If Melinda and Melinda is not the best of Allen's recent films, it's still ample proof that his filmmaking talent is very much alive. As always, he gets uniformly strong performances from his actors, all perfectly at home in Allen's universe of articulate, unhappy New Yorkers. If Ferrell, in the Allen surrogate role, lacks the irrational spark that Allen himself would have given to the line readings, he has a softness that pays off beautifully when he finally confesses his feelings for Melinda. And Miller and Peet do sharp send-ups of their insecure industry climbers without ever crossing over into mockery. Despite its shortcomings, there's something about Melinda and Melinda – a reflective quality, a sweetness – that lingers with you: it may not be a fully realized piece of work, but like all of Allen's films, no matter how slight, it's not like anything else out there.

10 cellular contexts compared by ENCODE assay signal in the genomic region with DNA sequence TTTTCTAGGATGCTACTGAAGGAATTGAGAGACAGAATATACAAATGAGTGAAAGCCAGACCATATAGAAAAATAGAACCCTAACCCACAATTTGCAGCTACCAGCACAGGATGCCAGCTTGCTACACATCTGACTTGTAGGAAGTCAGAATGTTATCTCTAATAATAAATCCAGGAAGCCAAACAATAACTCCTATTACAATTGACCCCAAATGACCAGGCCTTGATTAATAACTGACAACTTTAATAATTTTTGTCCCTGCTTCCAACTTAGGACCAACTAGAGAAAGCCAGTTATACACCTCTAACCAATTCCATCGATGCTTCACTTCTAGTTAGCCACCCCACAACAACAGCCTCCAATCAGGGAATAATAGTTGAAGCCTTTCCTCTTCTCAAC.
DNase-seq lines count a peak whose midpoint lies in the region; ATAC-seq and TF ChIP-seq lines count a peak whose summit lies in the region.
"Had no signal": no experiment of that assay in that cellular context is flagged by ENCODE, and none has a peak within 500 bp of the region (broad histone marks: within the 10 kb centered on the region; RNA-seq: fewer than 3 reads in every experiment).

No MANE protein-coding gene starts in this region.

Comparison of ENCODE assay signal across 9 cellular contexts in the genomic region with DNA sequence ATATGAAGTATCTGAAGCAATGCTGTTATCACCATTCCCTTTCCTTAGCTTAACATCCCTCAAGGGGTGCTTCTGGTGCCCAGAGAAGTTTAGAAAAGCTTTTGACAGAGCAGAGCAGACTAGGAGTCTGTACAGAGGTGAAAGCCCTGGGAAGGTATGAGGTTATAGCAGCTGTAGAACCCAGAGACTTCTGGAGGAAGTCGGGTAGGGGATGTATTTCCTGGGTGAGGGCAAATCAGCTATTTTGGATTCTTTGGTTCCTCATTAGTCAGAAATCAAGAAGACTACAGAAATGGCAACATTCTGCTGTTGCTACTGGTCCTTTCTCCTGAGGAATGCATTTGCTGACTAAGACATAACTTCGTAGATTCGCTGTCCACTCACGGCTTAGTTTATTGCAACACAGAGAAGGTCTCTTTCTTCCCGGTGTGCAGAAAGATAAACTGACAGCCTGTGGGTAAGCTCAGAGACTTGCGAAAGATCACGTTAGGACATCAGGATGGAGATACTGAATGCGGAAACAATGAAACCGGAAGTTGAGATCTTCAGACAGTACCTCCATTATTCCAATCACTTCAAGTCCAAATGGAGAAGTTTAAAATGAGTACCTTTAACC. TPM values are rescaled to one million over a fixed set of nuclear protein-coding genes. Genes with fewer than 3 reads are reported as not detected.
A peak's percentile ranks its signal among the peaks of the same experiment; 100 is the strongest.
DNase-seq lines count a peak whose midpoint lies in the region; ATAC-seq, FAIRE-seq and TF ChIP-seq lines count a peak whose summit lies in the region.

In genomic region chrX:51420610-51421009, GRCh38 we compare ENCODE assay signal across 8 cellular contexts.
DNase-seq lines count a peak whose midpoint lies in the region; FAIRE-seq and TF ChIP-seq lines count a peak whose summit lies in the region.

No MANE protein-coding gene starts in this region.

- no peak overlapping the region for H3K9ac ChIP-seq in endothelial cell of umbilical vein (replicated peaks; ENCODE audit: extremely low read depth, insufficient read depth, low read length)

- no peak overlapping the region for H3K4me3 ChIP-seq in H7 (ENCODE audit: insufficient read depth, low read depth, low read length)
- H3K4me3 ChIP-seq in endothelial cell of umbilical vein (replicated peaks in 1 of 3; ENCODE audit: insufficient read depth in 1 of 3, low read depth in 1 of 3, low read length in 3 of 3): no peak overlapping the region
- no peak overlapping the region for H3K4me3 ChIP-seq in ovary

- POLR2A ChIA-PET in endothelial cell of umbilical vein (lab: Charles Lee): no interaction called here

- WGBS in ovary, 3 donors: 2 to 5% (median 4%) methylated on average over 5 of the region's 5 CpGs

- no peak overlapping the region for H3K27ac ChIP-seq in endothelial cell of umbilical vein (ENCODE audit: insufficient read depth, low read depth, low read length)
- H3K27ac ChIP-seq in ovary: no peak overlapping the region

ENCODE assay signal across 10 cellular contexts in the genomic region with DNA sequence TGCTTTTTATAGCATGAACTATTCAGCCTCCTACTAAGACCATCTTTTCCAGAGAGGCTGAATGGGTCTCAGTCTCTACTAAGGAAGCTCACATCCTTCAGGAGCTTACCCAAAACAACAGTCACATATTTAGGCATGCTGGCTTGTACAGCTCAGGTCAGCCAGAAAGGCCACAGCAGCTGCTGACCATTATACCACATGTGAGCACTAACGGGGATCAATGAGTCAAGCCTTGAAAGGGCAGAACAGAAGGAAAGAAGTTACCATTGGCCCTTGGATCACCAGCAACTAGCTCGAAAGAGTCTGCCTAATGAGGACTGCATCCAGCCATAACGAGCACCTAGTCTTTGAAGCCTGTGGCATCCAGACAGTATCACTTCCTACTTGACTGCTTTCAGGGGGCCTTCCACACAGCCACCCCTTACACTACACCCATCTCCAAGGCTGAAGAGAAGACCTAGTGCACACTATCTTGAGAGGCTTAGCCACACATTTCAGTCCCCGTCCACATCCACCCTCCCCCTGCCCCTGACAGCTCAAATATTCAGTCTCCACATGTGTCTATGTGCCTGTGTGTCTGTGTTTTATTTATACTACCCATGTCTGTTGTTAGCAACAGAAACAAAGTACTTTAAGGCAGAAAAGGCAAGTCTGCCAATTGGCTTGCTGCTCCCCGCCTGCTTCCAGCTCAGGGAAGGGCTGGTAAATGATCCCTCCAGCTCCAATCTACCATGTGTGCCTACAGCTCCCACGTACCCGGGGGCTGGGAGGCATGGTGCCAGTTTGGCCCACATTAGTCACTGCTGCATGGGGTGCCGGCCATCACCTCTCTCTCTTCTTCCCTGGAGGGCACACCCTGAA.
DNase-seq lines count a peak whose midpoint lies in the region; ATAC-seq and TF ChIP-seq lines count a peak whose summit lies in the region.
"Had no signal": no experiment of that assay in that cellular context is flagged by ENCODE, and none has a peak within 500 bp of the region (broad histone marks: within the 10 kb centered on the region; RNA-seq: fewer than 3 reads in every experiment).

A survey proves that the same is true for all of the director's movies over the last 10 years, during which anti-Allenism has hit its virulent peak. Everyone Says I Love You (1996) is the most delightfully imaginative modern movie musical, and contains Allen's single most romantic scene, in which Goldie Hawn breaks into flight while dancing along the Seine. Some critics emphasized the sheepishly amateurish singing of the actors; some of us think that therein lies the film's magical charm, as the characters themselves look surprised to be bursting into song. In a jarring transition, Allen's next movie, 1997's Deconstructing Harry, is his nastiest piece of work to date – a diatribe against marriage, religion, and the literary world – but also one of his most vividly imagined (who can forget his elevator-equipped Hell, presided over by a grinning Billy Crystal?) and dazzling acted by a dynamic ensemble. The equally angry Celebrity (1998) is a mess – choppy, unevenly written, with an abrasive Kenneth Branagh – but it's a fascinating mess, full of bitterly funny flashes and featuring one of the most gorgeous moments Allen has ever filmed: a midnight rendezvous outside a subway station between Branagh and Winona Ryder.